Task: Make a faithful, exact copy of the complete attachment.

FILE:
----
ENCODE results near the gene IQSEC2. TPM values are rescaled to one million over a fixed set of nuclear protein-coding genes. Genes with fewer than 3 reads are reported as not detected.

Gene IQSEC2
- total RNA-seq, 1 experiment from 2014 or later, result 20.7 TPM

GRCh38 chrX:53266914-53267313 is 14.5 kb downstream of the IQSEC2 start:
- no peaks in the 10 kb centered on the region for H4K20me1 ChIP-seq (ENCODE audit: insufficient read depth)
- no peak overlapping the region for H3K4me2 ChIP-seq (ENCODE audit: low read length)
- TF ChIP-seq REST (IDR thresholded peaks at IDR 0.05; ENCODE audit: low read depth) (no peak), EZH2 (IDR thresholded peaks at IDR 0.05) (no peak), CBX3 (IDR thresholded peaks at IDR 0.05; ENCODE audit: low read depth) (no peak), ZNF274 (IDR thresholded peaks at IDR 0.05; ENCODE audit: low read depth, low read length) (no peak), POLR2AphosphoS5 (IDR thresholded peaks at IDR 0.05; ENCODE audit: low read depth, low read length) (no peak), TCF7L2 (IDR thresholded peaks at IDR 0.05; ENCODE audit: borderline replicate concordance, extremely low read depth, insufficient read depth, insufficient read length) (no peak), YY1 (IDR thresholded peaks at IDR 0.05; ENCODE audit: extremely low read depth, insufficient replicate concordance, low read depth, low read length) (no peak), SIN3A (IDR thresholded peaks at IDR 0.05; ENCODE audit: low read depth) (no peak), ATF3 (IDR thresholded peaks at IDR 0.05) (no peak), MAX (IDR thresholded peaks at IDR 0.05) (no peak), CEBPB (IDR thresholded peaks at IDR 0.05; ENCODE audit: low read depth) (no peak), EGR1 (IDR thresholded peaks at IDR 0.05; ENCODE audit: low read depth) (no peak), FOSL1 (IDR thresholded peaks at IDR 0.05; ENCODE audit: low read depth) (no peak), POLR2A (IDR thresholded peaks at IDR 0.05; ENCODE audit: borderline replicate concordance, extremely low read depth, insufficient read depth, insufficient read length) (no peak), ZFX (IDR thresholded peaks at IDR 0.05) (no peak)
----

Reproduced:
ENCODE results near the gene IQSEC2. TPM values are rescaled to one million over a fixed set of nuclear protein-coding genes. Genes with fewer than 3 reads are reported as not detected.

Gene IQSEC2
- total RNA-seq, 1 experiment from 2014 or later, result 20.7 TPM

GRCh38 chrX:53266914-53267313 is 14.5 kb downstream of the IQSEC2 start:
- no peaks in the 10 kb centered on the region for H4K20me1 ChIP-seq (ENCODE audit: insufficient read depth)
- no peak overlapping the region for H3K4me2 ChIP-seq (ENCODE audit: low read length)
- TF ChIP-seq REST (IDR thresholded peaks at IDR 0.05; ENCODE audit: low read depth) (no peak), EZH2 (IDR thresholded peaks at IDR 0.05) (no peak), CBX3 (IDR thresholded peaks at IDR 0.05; ENCODE audit: low read depth) (no peak), ZNF274 (IDR thresholded peaks at IDR 0.05; ENCODE audit: low read depth, low read length) (no peak), POLR2AphosphoS5 (IDR thresholded peaks at IDR 0.05; ENCODE audit: low read depth, low read length) (no peak), TCF7L2 (IDR thresholded peaks at IDR 0.05; ENCODE audit: borderline replicate concordance, extremely low read depth, insufficient read depth, insufficient read length) (no peak), YY1 (IDR thresholded peaks at IDR 0.05; ENCODE audit: extremely low read depth, insufficient replicate concordance, low read depth, low read length) (no peak), SIN3A (IDR thresholded peaks at IDR 0.05; ENCODE audit: low read depth) (no peak), ATF3 (IDR thresholded peaks at IDR 0.05) (no peak), MAX (IDR thresholded peaks at IDR 0.05) (no peak), CEBPB (IDR thresholded peaks at IDR 0.05; ENCODE audit: low read depth) (no peak), EGR1 (IDR thresholded peaks at IDR 0.05; ENCODE audit: low read depth) (no peak), FOSL1 (IDR thresholded peaks at IDR 0.05; ENCODE audit: low read depth) (no peak), POLR2A (IDR thresholded peaks at IDR 0.05; ENCODE audit: borderline replicate concordance, extremely low read depth, insufficient read depth, insufficient read length) (no peak), ZFX (IDR thresholded peaks at IDR 0.05) (no peak)